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Promises Nearly Fulfilled: New Releases by Local Bands Culture Coup and Milk Duct Tape PDF Print E-mail
Music - Feature Stories
Written by Jeff Ignatius   
Wednesday, 04 March 2015 08:59

Culture Coup, Blue Faith Sunrise

Culture Coup

Music rooted in reggae has an inherent warmth, and that’s certainly true with the Quad Cities quintet Culture Coup on its debut album, Blue Faith Sunrise. But it doesn’t take much time with the record to notice that there’s a drag on that vibe, an early-adult ennui in the vocals and lyrics.

Rather than being a wet blanket, however, that contradiction actually enlivens the 11-track whole – bringing a welcome complexity to a style that too often feels one-dimensional to me.

Lead singer/guitarist Ben Miller, guitarist/singer Chris Miller, drummer Jack McNeil, bassist Jim Drain, and keyboardist/singer Joey Pautsch successfully meld the building blocks of reggae with indie-rock’s youthful angst, and crucially they never coast on easy grooves. Every song features some combination of compositional depth and articulate playing, particularly in the drums and lead guitar. There’s often a magical interplay among the instruments, a cohesive collection of distinctive voices.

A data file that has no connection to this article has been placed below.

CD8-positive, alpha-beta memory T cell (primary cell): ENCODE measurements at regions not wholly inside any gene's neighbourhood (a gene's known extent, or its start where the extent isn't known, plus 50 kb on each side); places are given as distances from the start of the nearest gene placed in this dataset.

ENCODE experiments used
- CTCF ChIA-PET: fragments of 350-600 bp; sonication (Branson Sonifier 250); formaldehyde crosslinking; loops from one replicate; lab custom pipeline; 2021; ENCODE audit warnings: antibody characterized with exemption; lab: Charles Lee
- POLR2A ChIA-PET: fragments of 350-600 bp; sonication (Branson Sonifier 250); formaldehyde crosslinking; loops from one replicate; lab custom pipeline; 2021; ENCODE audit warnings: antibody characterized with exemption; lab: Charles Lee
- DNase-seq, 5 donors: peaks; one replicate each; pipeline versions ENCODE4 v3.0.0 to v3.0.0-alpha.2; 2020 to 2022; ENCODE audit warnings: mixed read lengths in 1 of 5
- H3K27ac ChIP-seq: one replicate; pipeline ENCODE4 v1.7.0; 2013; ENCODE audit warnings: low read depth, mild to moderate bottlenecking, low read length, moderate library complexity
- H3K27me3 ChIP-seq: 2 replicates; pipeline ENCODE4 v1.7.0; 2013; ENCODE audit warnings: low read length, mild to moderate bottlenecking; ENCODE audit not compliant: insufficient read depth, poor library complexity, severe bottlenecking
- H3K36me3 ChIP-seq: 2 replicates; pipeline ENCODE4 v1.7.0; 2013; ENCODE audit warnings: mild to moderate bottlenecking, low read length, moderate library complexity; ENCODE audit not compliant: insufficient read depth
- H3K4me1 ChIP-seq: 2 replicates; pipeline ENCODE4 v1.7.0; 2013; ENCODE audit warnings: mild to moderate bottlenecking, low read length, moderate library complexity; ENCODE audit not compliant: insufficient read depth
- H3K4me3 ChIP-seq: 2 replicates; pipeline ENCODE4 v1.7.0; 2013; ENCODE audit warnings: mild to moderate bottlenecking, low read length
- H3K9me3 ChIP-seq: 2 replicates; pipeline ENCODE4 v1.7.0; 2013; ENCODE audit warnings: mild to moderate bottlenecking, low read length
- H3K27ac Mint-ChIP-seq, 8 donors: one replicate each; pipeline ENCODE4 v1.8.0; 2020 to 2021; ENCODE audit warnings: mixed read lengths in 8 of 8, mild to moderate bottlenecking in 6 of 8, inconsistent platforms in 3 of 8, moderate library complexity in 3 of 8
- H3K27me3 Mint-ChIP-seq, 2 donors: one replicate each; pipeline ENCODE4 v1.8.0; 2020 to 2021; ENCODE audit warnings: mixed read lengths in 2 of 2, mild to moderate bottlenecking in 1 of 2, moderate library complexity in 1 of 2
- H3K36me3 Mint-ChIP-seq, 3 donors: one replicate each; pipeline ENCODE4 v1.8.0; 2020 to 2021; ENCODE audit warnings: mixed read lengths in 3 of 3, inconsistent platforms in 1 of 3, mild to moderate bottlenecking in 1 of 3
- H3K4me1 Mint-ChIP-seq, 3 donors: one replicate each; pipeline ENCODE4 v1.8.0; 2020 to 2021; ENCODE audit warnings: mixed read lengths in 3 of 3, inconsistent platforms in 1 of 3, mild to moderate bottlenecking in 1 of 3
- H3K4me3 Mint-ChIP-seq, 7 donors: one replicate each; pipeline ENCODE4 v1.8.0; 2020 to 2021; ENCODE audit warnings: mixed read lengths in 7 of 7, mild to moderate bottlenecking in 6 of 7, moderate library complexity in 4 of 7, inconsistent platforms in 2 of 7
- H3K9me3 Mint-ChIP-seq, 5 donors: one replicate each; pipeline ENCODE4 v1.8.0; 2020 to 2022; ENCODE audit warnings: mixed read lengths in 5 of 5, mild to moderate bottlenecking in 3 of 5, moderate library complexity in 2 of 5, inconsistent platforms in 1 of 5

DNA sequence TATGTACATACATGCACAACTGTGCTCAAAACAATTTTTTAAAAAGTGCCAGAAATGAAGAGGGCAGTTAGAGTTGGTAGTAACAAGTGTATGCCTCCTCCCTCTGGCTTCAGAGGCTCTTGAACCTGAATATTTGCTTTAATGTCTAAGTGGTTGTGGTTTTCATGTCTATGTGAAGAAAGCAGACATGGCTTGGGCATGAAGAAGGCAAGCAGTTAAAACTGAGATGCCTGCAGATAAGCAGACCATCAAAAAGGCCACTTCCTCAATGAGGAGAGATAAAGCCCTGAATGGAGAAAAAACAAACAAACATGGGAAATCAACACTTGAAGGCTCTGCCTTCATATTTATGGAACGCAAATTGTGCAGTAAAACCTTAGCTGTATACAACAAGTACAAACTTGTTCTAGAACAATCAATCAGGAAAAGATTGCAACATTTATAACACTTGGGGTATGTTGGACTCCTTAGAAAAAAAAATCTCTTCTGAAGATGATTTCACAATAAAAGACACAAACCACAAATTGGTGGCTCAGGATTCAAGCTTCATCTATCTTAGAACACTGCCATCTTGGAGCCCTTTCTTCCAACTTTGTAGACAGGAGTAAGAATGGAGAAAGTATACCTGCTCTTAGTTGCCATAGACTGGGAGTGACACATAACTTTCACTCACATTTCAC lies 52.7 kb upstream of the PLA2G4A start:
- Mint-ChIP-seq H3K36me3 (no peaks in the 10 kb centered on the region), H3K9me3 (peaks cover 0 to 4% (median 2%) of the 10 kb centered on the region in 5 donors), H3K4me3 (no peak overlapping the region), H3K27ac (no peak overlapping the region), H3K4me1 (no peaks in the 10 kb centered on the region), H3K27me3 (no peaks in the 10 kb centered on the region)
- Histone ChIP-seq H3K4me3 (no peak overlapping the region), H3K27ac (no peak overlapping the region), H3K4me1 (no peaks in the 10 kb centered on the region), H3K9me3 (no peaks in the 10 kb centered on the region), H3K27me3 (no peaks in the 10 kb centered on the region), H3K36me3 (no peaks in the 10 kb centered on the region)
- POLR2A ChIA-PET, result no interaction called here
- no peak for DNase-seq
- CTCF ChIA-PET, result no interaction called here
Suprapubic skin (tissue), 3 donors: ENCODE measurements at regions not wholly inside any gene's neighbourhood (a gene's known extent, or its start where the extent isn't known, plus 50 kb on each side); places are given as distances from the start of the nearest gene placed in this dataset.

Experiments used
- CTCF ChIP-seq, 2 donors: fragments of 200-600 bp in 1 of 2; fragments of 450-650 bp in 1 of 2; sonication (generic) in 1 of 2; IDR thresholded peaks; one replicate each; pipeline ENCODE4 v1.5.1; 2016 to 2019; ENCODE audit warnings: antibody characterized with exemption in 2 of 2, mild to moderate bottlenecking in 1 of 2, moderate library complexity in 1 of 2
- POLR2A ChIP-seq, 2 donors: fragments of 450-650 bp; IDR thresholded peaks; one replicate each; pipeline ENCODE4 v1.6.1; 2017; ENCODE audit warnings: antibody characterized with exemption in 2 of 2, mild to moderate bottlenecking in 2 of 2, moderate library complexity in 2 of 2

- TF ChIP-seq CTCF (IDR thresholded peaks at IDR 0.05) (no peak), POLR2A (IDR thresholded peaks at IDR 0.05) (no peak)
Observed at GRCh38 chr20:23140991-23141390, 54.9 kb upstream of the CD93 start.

Keys to the Kingdom: The Quad City Symphony, February 7 at the Adler Theatre PDF Print E-mail
Music - Feature Stories
Written by Frederick Morden   
Friday, 13 February 2015 13:43

The pieces in the Quad City Symphony’s fourth Masterworks concerts of the season would seem to have little in common: modern post-minimalism, a Mozart concerto, and a symphony rooted in religious faith. Yet in different ways, the presentation of each piece on February 7 unlocked the music.

Revisiting Michael Torke’s Quad City Symphony-commissioned Oracle, the orchestra reached a comfort level with the composition that brought to light new facets through a sparkling, seasoned performance. Demarre McGill, principal flutist with the Dallas Symphony, redefined his instrument as muscular yet supple in an imaginative treatment of Mozart’s Concerto No. 1 for Flute & Orchestra. And the highlight of the program was a towering performance of Anton Bruckner’s epic Symphony No. 4: Romantic, aided significantly by introductory comments that framed it in the context of the composer’s life.

 
An Anything-Goes Tapestry: All Them Witches, February 15 at Rozz-Tox PDF Print E-mail